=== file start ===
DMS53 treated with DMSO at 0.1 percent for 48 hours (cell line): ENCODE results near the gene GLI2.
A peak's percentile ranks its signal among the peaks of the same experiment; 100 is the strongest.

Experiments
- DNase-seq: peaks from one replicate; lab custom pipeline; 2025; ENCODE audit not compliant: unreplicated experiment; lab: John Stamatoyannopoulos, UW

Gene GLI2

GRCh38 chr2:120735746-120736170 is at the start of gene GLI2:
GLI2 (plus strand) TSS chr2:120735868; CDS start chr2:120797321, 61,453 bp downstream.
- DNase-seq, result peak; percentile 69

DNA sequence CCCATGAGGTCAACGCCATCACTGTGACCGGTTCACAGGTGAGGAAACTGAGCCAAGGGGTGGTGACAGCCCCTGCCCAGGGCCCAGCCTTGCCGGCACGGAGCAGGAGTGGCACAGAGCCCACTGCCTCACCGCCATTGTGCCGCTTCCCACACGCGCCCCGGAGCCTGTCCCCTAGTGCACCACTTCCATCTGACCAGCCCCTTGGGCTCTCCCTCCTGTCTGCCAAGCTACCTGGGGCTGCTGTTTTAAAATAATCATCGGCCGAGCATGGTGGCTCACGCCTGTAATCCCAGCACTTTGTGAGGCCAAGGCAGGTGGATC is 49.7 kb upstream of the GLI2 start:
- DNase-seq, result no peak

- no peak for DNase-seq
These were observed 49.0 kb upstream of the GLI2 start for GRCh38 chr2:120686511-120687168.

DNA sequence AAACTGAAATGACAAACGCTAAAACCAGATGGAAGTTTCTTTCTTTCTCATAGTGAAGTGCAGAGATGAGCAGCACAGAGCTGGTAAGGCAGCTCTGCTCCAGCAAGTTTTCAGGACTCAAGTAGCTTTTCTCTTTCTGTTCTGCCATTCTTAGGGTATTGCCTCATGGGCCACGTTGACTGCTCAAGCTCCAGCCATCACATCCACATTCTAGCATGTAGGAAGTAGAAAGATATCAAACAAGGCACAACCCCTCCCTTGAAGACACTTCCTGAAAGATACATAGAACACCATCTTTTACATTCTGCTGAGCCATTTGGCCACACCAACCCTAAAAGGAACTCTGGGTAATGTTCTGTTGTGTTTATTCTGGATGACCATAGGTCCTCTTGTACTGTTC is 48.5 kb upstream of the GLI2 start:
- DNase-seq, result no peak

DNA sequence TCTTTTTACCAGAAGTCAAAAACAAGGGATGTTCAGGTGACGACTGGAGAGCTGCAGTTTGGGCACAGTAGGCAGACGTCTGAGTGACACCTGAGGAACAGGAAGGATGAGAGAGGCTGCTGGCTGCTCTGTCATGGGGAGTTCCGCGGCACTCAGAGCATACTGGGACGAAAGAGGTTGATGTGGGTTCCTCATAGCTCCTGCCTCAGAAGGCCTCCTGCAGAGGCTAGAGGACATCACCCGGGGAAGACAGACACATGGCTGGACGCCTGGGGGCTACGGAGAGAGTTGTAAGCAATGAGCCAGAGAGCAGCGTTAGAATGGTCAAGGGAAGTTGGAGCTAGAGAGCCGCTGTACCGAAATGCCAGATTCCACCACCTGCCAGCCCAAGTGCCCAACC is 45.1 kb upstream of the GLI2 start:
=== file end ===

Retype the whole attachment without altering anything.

DMS53 treated with DMSO at 0.1 percent for 48 hours (cell line): ENCODE results near the gene GLI2.
A peak's percentile ranks its signal among the peaks of the same experiment; 100 is the strongest.

Experiments
- DNase-seq: peaks from one replicate; lab custom pipeline; 2025; ENCODE audit not compliant: unreplicated experiment; lab: John Stamatoyannopoulos, UW

Gene GLI2

GRCh38 chr2:120735746-120736170 is at the start of gene GLI2:
GLI2 (plus strand) TSS chr2:120735868; CDS start chr2:120797321, 61,453 bp downstream.
- DNase-seq, result peak; percentile 69

DNA sequence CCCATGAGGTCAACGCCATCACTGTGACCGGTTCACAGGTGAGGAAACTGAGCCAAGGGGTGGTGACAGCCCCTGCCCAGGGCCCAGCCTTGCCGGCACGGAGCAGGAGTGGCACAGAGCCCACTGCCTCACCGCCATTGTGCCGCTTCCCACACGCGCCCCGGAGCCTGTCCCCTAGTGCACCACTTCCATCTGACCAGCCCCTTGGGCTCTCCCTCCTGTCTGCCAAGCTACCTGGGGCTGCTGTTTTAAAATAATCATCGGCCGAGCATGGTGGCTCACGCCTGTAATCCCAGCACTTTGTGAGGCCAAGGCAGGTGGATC is 49.7 kb upstream of the GLI2 start:
- DNase-seq, result no peak

- no peak for DNase-seq
These were observed 49.0 kb upstream of the GLI2 start for GRCh38 chr2:120686511-120687168.

DNA sequence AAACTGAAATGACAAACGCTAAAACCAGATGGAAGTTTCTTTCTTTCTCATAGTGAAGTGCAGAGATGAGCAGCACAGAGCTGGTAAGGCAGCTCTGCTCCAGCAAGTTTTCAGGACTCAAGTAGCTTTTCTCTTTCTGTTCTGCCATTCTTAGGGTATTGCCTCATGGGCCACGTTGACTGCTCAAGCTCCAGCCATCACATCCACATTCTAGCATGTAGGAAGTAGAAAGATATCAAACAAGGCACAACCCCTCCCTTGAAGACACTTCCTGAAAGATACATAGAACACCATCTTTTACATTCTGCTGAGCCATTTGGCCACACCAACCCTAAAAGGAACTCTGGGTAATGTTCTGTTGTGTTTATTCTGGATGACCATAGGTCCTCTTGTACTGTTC is 48.5 kb upstream of the GLI2 start:
- DNase-seq, result no peak

DNA sequence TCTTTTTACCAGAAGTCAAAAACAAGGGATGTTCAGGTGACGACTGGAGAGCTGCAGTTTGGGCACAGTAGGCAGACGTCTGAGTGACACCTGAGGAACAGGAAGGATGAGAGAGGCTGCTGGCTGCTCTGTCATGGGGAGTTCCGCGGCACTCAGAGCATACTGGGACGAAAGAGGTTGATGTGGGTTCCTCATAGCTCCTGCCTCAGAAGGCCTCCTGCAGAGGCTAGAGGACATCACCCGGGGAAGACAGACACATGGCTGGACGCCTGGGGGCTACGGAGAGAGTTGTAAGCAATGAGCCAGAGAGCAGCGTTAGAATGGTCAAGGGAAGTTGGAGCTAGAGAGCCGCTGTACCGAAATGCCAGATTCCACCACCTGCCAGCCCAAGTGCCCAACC is 45.1 kb upstream of the GLI2 start: